So first and foremost a patent is about lawyers. Get over it. Live with it and hopefully profit from it. Get a good intellectual law firm and give them money when they ask for it and hold on for the ride.

    It's also a game sorry to say. The first thing the patent examiners do is say no. They say no for the stupidest of reasons and they do it often and oftener. Everytime they say no the tab goes up because you have to pay for an appeal and for your attorney to come up with and file the appeal.

    A simple thing can get done with few problems for fifteen to twenty thousand dollars. Anything more complicated can go a lot more than that. And something to keep in mind is someone can have patented a machine that operates a lot like yours and does something completely unrelated. Their patent attorney can see your application and then you've got to pay them for infringing or stop producing, maybe both.

    That's why the best thing you can do is to go to the official uspto (united states patent and trademark office) and do a search for your idea. It takes a little practice and you've got to put in a ton of different terms but you can do a basic patent search yourself. If you've asked the question everyway you think possible and nothings like your idea then you can take it to an intellectucal property attorney and let them go after it.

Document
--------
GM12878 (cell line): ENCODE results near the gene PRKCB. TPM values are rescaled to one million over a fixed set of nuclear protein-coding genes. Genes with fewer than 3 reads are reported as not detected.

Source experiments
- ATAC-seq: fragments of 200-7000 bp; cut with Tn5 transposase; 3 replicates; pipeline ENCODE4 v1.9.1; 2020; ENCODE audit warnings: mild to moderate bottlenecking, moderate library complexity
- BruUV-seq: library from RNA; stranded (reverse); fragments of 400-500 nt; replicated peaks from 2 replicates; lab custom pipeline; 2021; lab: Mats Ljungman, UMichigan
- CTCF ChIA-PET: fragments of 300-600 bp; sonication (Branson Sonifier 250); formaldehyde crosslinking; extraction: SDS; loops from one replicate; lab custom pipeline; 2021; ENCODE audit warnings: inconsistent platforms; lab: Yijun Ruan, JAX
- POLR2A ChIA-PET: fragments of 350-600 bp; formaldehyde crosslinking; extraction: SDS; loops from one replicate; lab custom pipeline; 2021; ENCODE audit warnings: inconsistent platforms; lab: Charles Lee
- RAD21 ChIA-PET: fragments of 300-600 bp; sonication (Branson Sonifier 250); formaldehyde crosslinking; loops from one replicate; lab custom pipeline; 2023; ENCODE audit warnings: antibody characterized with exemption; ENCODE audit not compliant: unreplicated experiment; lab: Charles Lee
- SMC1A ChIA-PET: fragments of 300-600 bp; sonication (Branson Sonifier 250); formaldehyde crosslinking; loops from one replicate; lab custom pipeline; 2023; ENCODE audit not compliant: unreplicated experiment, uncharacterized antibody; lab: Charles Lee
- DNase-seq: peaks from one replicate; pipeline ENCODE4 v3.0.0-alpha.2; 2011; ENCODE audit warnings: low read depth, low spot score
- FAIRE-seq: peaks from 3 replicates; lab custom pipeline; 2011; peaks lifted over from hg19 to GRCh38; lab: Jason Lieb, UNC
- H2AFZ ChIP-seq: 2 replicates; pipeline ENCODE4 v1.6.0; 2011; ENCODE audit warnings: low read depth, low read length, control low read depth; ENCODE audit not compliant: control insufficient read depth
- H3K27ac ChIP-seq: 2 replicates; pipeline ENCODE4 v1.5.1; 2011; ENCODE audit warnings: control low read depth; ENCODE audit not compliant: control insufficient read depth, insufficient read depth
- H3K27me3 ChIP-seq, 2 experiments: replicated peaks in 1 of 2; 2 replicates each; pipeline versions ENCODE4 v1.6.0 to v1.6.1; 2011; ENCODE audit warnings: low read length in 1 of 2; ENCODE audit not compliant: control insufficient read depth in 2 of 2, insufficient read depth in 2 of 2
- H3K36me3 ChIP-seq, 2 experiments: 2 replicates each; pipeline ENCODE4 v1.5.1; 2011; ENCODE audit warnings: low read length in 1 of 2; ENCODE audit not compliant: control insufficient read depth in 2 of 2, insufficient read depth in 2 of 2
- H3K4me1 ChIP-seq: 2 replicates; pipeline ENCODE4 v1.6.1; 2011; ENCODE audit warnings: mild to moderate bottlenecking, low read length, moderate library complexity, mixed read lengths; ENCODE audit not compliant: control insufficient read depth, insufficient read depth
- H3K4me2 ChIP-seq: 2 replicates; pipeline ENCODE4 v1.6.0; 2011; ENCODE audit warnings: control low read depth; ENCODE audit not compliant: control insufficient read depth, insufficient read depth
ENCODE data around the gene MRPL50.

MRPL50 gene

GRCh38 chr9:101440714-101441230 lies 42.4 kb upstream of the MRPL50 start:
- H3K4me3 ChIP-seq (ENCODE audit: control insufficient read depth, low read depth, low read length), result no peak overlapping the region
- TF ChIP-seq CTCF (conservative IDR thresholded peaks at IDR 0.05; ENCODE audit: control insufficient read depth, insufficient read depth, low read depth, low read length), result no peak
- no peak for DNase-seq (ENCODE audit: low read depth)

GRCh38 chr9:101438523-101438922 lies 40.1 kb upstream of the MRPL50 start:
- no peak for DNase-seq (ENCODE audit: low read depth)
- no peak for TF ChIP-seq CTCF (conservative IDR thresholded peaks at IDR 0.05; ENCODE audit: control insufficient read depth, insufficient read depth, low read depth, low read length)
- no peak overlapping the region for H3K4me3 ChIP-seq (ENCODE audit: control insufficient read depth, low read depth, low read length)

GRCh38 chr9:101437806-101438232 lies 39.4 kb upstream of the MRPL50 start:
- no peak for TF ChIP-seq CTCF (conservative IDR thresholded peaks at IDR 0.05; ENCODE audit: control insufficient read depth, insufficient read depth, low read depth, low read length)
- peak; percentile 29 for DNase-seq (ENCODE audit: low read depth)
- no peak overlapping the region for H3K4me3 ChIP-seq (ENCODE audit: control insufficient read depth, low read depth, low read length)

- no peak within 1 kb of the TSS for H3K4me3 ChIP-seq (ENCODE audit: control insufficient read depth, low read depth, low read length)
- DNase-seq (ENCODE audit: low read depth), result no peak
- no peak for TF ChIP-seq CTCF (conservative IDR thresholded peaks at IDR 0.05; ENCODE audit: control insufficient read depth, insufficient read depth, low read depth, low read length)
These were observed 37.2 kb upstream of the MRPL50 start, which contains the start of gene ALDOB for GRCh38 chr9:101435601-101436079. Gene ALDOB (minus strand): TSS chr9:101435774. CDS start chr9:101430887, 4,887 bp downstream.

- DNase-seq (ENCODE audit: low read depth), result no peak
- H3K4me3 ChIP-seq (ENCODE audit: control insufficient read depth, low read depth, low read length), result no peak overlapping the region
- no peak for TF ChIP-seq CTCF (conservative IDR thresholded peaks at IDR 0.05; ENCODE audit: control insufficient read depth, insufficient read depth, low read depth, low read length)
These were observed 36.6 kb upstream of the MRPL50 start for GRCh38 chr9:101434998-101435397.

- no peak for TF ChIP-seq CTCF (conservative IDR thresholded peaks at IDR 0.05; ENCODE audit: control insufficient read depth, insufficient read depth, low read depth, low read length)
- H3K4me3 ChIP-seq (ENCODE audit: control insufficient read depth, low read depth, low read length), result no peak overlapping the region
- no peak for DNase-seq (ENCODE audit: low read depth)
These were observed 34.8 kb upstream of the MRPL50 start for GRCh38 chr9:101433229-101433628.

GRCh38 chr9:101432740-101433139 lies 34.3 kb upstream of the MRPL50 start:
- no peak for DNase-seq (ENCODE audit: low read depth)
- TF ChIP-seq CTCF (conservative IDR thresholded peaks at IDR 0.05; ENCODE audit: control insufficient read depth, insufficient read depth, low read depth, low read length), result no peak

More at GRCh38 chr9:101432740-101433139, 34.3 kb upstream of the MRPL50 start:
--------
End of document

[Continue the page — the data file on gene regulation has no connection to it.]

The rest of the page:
A couple of don'ts.

    1. Don't try to do it yourself. That's because you're dealing with patent people who speak patentese. If you don't speak the lingo then you're not going to understand what's being said. The other thing is it's about suing. If you do it on your own you're putting up a billboard that says you can't afford a good defense of your patent if you got one. That tells an infringer that they can infringe with impunity because it's a war and you don't have an army.